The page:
Format

Send to

Choose Destination
Genes Dev. 2013 Jul 1;27(13):1484-94. doi: 10.1101/gad.219477.113.

ATR acts stage specifically to regulate multiple aspects of mammalian meiotic silencing.

Author information

1
Division of Stem Cell Biology and Developmental Genetics, Medical Research Council, National Institute for Medical Research, London NW7 1AA, United Kingdom;

Abstract

In mammals, homologs that fail to synapse during meiosis are transcriptionally inactivated. This process, meiotic silencing, drives inactivation of the heterologous XY bivalent in male germ cells (meiotic sex chromosome inactivation [MSCI]) and is thought to act as a meiotic surveillance mechanism. The checkpoint protein ATM and Rad3-related (ATR) localizes to unsynapsed chromosomes, but its role in the initiation and maintenance of meiotic silencing is unknown. Here we show that ATR has multiple roles in silencing. ATR first regulates HORMA (Hop1, Rev7, and Mad2) domain protein HORMAD1/2 phosphorylation and localization of breast cancer I (BRCA1) and ATR cofactors ATR-interacting peptide (ATRIP)/topoisomerase 2-binding protein 1 (TOPBP1) at unsynapsed axes. Later, it acts as an adaptor, transducing signaling at unsynapsed axes into surrounding chromatin in a manner that requires interdependence with mediator of DNA damage checkpoint 1 (MDC1) and H2AFX. Finally, ATR catalyzes histone H2AFX phosphorylation, the epigenetic event leading to gene inactivation. Using a novel genetic strategy in which MSCI is used to silence a chosen gene in pachytene, we show that ATR depletion does not disrupt the maintenance of silencing and that silencing comprises two phases: The first is dynamic and reversible, and the second is stable and irreversible. Our work identifies a role for ATR in the epigenetic regulation of gene expression and presents a new technique for ablating gene function in the germline.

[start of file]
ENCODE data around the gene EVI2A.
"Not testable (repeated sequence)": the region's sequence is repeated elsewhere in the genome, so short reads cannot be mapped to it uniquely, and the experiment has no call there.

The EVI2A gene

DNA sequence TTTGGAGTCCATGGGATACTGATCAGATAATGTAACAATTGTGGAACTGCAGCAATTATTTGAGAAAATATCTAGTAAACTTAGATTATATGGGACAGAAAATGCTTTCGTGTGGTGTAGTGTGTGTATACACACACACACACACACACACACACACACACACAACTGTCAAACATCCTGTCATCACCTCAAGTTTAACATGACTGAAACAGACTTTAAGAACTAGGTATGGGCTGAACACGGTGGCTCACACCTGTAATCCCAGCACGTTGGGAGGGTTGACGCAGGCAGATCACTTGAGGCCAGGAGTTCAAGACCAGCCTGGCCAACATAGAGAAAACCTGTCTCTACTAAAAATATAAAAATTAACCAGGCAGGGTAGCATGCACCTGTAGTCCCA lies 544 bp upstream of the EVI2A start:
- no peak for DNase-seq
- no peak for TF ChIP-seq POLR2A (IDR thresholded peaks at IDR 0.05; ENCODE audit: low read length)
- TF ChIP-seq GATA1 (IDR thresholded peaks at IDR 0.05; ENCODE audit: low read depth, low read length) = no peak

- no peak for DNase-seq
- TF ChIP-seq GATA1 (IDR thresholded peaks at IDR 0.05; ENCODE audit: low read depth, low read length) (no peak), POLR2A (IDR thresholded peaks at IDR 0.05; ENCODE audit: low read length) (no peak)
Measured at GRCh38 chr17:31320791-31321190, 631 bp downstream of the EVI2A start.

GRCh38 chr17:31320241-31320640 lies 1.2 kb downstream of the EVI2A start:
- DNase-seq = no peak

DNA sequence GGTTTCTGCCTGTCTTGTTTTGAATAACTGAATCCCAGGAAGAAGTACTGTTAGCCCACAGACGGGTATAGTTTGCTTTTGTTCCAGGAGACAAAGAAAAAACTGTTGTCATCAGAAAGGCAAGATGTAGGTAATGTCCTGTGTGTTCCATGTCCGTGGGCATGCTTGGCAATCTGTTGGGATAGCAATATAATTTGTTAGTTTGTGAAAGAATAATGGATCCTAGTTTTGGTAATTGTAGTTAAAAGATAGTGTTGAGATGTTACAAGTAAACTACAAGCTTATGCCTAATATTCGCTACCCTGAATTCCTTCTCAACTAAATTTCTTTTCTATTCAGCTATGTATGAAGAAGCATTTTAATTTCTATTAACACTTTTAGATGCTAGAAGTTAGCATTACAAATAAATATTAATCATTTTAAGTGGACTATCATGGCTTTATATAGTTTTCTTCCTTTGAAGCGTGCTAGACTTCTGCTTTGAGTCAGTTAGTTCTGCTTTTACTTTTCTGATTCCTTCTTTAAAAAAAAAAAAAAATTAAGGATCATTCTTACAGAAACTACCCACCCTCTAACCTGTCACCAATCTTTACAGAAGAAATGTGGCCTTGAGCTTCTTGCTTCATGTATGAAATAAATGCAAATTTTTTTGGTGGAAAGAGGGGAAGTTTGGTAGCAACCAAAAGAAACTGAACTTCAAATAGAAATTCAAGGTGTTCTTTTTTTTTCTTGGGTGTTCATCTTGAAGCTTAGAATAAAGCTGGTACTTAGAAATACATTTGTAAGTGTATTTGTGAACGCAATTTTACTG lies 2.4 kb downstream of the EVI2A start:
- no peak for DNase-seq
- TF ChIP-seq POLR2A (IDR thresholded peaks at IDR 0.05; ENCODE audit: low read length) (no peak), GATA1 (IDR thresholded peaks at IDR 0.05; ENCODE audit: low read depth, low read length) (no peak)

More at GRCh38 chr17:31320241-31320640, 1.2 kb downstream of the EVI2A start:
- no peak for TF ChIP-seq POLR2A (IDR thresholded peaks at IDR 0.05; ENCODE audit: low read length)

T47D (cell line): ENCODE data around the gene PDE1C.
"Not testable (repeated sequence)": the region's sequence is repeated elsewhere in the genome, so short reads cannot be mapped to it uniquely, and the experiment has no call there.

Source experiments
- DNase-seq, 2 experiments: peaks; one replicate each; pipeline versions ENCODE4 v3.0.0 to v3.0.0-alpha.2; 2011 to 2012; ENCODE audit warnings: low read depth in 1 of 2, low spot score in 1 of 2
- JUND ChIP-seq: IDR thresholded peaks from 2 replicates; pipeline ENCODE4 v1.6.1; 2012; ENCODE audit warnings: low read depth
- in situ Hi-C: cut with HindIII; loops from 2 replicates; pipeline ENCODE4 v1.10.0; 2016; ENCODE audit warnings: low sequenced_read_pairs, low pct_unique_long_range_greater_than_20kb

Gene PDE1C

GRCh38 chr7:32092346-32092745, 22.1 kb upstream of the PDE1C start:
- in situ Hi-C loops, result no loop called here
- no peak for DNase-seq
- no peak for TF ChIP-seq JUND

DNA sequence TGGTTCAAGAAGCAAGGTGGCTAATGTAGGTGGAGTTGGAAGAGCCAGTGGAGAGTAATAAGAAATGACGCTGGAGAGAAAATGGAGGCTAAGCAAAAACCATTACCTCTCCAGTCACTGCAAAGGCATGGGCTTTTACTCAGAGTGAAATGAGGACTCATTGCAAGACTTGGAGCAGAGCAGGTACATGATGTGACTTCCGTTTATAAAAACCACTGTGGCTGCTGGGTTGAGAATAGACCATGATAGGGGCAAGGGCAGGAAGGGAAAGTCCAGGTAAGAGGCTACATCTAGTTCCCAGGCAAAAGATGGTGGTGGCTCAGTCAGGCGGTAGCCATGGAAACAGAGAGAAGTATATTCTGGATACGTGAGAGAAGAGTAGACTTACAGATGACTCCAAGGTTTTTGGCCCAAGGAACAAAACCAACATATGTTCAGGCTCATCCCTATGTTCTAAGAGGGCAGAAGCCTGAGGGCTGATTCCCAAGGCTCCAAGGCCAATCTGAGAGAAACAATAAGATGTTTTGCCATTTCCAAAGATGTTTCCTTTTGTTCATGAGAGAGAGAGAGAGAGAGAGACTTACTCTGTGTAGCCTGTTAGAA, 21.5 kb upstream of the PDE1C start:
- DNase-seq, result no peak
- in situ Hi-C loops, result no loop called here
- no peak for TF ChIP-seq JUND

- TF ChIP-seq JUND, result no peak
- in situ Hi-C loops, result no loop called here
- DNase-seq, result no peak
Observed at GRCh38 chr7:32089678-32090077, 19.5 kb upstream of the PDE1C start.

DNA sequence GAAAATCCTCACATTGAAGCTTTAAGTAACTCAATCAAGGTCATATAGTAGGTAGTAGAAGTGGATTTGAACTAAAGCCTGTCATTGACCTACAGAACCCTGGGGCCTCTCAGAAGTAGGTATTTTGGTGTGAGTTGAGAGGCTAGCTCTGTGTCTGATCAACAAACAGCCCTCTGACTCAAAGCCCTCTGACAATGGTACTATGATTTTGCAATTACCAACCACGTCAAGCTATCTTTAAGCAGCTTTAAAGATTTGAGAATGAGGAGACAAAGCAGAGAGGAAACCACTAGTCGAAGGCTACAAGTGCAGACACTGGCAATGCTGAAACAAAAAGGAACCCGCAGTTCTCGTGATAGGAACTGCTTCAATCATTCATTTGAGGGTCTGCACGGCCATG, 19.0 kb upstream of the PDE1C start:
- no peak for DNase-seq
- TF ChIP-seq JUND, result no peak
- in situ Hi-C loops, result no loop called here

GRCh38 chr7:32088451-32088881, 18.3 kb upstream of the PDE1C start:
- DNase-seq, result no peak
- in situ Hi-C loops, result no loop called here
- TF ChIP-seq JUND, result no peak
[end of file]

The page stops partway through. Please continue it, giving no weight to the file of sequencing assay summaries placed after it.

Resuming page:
KEYWORDS:

ATR; meiosis; sex chromosomes

PMID:
23824539
PMCID:
PMC3713429
DOI:
10.1101/gad.219477.113
[Indexed for MEDLINE]
Free PMC Article

Supplemental Content

Full text links

Icon for HighWire Icon for PubMed Central
Loading ...
Support Center